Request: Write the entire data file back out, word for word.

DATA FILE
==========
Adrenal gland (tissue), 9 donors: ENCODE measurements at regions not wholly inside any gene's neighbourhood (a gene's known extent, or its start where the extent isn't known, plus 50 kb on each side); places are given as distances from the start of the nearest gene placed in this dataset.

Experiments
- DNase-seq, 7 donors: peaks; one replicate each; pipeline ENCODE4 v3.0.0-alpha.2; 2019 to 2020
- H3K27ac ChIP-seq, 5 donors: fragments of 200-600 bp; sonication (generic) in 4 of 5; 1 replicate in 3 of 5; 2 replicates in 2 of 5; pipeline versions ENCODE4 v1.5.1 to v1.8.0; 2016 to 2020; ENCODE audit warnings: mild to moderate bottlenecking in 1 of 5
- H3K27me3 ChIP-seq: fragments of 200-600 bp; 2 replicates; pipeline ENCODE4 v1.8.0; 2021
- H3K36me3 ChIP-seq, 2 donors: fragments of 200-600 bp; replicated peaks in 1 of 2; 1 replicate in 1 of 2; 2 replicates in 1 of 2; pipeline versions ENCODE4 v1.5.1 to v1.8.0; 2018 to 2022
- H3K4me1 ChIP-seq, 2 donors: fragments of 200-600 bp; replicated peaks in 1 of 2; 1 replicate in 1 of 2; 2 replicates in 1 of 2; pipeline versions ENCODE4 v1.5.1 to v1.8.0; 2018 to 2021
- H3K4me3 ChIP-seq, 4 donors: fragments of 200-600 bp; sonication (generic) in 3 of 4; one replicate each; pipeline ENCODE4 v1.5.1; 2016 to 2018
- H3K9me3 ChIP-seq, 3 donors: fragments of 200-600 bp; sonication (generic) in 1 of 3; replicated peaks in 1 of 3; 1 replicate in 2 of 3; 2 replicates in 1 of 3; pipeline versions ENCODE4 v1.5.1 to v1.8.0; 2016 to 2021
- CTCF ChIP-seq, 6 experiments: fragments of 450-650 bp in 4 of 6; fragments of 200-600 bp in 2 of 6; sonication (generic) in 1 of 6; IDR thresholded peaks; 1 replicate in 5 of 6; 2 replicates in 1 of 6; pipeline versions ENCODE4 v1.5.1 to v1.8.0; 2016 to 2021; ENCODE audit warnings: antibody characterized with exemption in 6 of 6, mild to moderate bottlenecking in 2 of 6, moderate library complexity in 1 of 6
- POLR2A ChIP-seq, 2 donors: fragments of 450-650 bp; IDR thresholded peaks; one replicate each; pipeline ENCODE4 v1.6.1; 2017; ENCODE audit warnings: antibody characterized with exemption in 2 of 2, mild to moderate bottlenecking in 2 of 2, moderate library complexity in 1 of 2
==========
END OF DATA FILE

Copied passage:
Adrenal gland (tissue), 9 donors: ENCODE measurements at regions not wholly inside any gene's neighbourhood (a gene's known extent, or its start where the extent isn't known, plus 50 kb on each side); places are given as distances from the start of the nearest gene placed in this dataset.

Experiments
- DNase-seq, 7 donors: peaks; one replicate each; pipeline ENCODE4 v3.0.0-alpha.2; 2019 to 2020
- H3K27ac ChIP-seq, 5 donors: fragments of 200-600 bp; sonication (generic) in 4 of 5; 1 replicate in 3 of 5; 2 replicates in 2 of 5; pipeline versions ENCODE4 v1.5.1 to v1.8.0; 2016 to 2020; ENCODE audit warnings: mild to moderate bottlenecking in 1 of 5
- H3K27me3 ChIP-seq: fragments of 200-600 bp; 2 replicates; pipeline ENCODE4 v1.8.0; 2021
- H3K36me3 ChIP-seq, 2 donors: fragments of 200-600 bp; replicated peaks in 1 of 2; 1 replicate in 1 of 2; 2 replicates in 1 of 2; pipeline versions ENCODE4 v1.5.1 to v1.8.0; 2018 to 2022
- H3K4me1 ChIP-seq, 2 donors: fragments of 200-600 bp; replicated peaks in 1 of 2; 1 replicate in 1 of 2; 2 replicates in 1 of 2; pipeline versions ENCODE4 v1.5.1 to v1.8.0; 2018 to 2021
- H3K4me3 ChIP-seq, 4 donors: fragments of 200-600 bp; sonication (generic) in 3 of 4; one replicate each; pipeline ENCODE4 v1.5.1; 2016 to 2018
- H3K9me3 ChIP-seq, 3 donors: fragments of 200-600 bp; sonication (generic) in 1 of 3; replicated peaks in 1 of 3; 1 replicate in 2 of 3; 2 replicates in 1 of 3; pipeline versions ENCODE4 v1.5.1 to v1.8.0; 2016 to 2021
- CTCF ChIP-seq, 6 experiments: fragments of 450-650 bp in 4 of 6; fragments of 200-600 bp in 2 of 6; sonication (generic) in 1 of 6; IDR thresholded peaks; 1 replicate in 5 of 6; 2 replicates in 1 of 6; pipeline versions ENCODE4 v1.5.1 to v1.8.0; 2016 to 2021; ENCODE audit warnings: antibody characterized with exemption in 6 of 6, mild to moderate bottlenecking in 2 of 6, moderate library complexity in 1 of 6
- POLR2A ChIP-seq, 2 donors: fragments of 450-650 bp; IDR thresholded peaks; one replicate each; pipeline ENCODE4 v1.6.1; 2017; ENCODE audit warnings: antibody characterized with exemption in 2 of 2, mild to moderate bottlenecking in 2 of 2, moderate library complexity in 1 of 2